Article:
The church of San Pietro, located on the hilltop of the same name in Tuscania, is an example of refined Romanesque-Lombard art. With an impressive presentation, consisting of two watchtowers and its white façade, embellished with a rose window. A selection of Etruscan sarcophagi can also be admired in the courtyard. It is believed that the basilica, originally built in the 8th century, was built on the remains of a pagan temple. The surrounding ruins of the Etruscan-Roman acropolis.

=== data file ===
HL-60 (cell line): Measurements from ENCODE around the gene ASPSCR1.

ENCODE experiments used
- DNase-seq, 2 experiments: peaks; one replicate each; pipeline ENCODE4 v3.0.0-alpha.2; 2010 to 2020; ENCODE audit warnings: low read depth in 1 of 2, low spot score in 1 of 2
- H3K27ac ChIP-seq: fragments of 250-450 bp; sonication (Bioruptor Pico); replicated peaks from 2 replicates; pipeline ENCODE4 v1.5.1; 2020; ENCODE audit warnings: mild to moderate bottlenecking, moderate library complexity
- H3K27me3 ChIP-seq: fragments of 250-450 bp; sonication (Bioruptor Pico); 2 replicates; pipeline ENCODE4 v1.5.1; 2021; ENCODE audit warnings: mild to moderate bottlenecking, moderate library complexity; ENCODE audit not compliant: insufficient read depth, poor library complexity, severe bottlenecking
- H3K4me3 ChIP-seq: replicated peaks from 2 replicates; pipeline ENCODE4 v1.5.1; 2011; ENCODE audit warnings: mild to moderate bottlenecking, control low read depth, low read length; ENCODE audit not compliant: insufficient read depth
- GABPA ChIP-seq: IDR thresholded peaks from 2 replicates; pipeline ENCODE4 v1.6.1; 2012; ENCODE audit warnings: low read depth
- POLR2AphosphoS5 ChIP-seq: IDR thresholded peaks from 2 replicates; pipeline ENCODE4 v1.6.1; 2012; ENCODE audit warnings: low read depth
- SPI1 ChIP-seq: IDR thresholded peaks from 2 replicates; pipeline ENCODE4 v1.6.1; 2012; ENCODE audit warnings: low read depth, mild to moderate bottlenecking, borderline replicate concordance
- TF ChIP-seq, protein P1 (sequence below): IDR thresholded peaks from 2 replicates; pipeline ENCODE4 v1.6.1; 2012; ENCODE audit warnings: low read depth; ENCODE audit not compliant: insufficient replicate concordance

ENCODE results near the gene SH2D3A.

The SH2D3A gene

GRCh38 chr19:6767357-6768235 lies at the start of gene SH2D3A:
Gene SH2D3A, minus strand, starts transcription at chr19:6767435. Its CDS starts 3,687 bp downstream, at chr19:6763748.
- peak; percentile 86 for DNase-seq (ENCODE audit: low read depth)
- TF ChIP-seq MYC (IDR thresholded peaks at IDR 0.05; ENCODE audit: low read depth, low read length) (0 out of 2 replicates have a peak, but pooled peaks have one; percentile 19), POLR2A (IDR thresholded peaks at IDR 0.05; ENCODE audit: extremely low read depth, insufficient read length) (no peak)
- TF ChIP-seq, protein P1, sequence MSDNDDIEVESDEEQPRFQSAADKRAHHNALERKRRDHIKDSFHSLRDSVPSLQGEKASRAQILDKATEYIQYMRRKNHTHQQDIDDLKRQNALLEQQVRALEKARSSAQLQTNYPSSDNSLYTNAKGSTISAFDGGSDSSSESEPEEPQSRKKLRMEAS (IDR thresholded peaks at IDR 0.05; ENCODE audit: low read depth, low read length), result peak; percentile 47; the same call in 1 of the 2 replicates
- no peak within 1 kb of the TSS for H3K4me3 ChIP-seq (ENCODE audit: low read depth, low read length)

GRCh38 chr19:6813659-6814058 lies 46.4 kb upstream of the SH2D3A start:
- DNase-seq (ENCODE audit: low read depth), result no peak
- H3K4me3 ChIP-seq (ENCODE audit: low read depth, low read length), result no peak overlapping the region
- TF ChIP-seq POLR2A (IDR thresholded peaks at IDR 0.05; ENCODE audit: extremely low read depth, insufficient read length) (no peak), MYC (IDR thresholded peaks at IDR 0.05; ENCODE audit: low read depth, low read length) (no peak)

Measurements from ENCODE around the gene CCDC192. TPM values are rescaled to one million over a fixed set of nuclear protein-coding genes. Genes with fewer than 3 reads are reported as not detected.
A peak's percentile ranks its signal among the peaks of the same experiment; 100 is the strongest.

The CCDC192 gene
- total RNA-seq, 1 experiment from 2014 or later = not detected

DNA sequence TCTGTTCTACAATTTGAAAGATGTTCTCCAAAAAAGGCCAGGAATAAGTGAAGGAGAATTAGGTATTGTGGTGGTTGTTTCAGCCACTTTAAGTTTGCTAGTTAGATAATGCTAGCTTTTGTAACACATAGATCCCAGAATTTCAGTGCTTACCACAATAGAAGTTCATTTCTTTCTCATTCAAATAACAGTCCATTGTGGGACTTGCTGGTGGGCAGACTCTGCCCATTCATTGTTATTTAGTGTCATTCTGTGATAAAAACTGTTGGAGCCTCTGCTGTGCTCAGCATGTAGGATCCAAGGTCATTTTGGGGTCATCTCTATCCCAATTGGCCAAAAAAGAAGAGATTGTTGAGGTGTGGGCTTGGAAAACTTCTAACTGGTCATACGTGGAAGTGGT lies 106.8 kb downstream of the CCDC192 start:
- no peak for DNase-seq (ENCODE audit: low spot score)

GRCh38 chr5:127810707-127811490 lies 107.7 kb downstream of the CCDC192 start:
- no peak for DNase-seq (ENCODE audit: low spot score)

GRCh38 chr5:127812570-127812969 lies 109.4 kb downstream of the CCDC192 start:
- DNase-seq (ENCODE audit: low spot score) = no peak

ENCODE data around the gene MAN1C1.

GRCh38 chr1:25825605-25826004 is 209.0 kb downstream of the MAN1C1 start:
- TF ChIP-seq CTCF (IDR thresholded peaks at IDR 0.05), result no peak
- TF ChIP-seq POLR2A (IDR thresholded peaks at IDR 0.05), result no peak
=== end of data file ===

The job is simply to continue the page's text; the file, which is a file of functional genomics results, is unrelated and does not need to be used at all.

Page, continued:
Over the centuries, the church has undergone various architectural transformations. In the 11th century, the naves, apses and crypt were rebuilt, while in the early 12th century, the entrance to the nave was elongated with two arches. The façade has also undergone several interventions: the side parts built in the 12th century and, at the beginning of the following century, the central vertical body, protruding by about one metre from the side parts. During that period, the hill became a fortress and several defensive towers were built around the church and episcopal palace. Two of them are still part of the scenic arrangement, while a third, which has been cut off, is positioned in front of the façade outside the perimeter.